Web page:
Fr. Stavros N. Akrotirianakis is the Proistamenos of St. John Greek Orthodox Church in Tampa, FL. Fr. contributes the Prayer Team Ministry, a daily reflection, which began in February 2015. The Prayer Team now has its own dedicated website! Fr. Stavros has produced two books, “Let All Creation Rejoice: Reflections on Advent, the Nativity and Epiphany”: “https://amzn.to/2t1rXwh and “The Road Back to Christ: Reflections on Lent, Holy Week and the Resurrection.” https://amzn.to/2WAcfG0
Welcome to The Daily Prayer Team messages by Fr. Stavros N. Akrotirianakis, each day includes a passage of scripture, a reflection and a prayer. Sponsored by Saint John Greek Orthodox Church in Tampa, FL.
“And the multitudes asked Jesus, “What then shall we do?” And He answered them, “He who has two coats, let him share with him who has none; and he who has food, let him do likewise.”
Luke 3: 10-12
At every wedding service in the Orthodox Church, the priest prays for the couple to have a home that is well supplied with grain, wine, and oil, and for the couple to have sufficiency for themselves and to share. The key word here is “sufficiency” and how one defines that word. “Sufficient” means what is necessary to get by, it refers to needs, not wants, or luxuries. As we acquire more and more, we seem to be satisfied with less and less.
Jesus tells us that if we have what is sufficient, we are to share with those who don’t have what is sufficient. He uses the example of the person who has two coats, offering one of those coats to someone who has no coat. I would guess that this would apply to those who have two homes or two cars or more of anything that they needed.
This, of course, raises questions like, “is it okay to have seven pairs of socks, one for each day, or should I give all my socks, save one pair, away?” I would think that it is okay to have a dozen pairs of socks, or several pairs of shoes or even a few coats. But what about 30 pairs of shoes? Or 20 coats? Or 100 pairs of socks? Certainly they exceed what can be considered “sufficiency.”
The thankful heart is one that has a sense of sufficiency, and once the threshold for sufficiency is met, extra things are given away to those who don’t have sufficiency. For the one who is looking to quantify this more specifically, look to the Biblical concept of the “tithe”. In Leviticus 27: 30-32, we read:
All the tithe of the land, whether of the seed of the land or of the fruit of the trees, is the Lord’s; it is holy to the Lord. If a man wishes to redeem any of his tithe, he shall add a fifth to it. And all the tithe of herds and flocks, every tenth animal of all that pass under the herdsman’s staff, shall be holy to the Lord.
These words paint a beautiful image of the shepherds and the farmers passing under the staff of the herdsman and thankfully offering back ten percent of their goods, crops and animals, to the Lord. They then take the ninety percent back to enjoy. This reflects a spiritual maturity that everything we have that is good has its origin from God. So that ninety percent of what we have is a level of sufficiency, and the rest should be offered in thanksgiving back to God, to the welfare of our brethren who do not have sufficiency.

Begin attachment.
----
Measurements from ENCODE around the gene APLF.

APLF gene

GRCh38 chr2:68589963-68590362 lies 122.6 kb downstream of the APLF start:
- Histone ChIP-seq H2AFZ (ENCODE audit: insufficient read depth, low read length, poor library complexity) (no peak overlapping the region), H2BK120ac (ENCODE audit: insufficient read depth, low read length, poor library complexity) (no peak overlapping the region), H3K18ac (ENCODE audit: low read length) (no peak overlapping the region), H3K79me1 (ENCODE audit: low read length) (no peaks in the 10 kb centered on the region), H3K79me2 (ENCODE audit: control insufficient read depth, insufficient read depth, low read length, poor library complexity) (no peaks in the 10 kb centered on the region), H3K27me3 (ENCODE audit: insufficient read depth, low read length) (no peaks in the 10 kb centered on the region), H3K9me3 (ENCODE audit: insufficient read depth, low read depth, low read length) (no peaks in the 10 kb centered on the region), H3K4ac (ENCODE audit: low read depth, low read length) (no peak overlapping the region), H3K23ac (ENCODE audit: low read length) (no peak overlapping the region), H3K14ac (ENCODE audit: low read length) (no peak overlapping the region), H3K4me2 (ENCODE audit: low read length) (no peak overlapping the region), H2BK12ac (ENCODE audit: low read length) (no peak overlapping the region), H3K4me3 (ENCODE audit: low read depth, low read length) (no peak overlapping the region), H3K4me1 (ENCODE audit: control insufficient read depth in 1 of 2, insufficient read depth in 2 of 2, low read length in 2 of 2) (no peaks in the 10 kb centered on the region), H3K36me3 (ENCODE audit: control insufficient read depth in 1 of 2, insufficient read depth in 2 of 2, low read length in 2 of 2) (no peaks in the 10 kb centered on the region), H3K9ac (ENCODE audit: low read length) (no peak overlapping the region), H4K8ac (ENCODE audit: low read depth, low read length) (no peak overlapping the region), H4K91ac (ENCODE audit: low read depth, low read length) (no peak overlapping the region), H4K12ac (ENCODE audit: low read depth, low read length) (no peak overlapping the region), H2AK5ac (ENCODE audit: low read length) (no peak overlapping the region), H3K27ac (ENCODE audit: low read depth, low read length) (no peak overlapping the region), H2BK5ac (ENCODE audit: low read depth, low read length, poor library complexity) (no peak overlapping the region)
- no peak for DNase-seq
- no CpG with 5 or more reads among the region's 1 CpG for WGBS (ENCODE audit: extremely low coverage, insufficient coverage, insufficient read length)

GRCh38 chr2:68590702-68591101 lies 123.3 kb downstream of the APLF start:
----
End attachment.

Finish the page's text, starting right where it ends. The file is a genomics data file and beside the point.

In Acts 6: 1-3, we read:
Now in these days when the disciples were increasing in number, the Hellenists murmured against the Hebrews because their widows were neglected in the daily distribution. And the twelve summoned the body of the disciples and said, “It is not right that we should give up preaching the word of God to serve tables. Therefore, brethren, pick out from among you seven men of good repute, full of the Spirit and of wisdom, whom we may appoint to this duty. But we will devote ourselves to prayer and to the ministry of the word.”
This brief passage tells us that the work of the early Church was three-fold—prayer, preaching, and charitable giving. And charitable giving was made possible by the tithe. Yes, it is the tithe, not taxes, that is supposed to provide for the social welfare. And it is the Church, not the government, which is supposed to be responsible for the war on poverty. Somewhere between the ancient Church and the modern one, we lost that. Actually, up until the mid-20th century, it was the Church, through the tithe, that took care of the poor.
We need to learn to be thankful for necessities, and not always be longing after luxuries. We need to learn to be thankful for what we have, rather than longing for what we don’t have. In Matthew 5: 27-30, Jesus tells us:
“And which of you by being anxious can add one cubit to his span of life? And why are you anxious about clothing? Consider the lilies of the field, how they grow; they neither toil nor spin; yet I tell you, even Solomon in all his glory was not arrayed like one of these. But if God so clothes the grass of the field, which today is alive and tomorrow is thrown into the oven, will He not much more clothe you, o men of little faith?”
His exhortation to us is that we trust Him to provide for our needs. If He makes the flowers of the field so beautiful that are here today and die tomorrow, how much more will He take care of us? If we have more than our needs being met, we are supposed to allow Him to work through us to provide for the needs of others. And all of this starts with being thankful for what we have.
Thank You Lord for Your many blessings on my life. Thank You for everything that I have. Thank You for meeting my needs. Thank You for luxuries I enjoy. Guide my heart to be not only a grateful heart but a generous heart, offering joyfully to those who are in need. Help me to be grateful for what I have. Amen.
Write down a list of ten ordinary things for which you are thankful!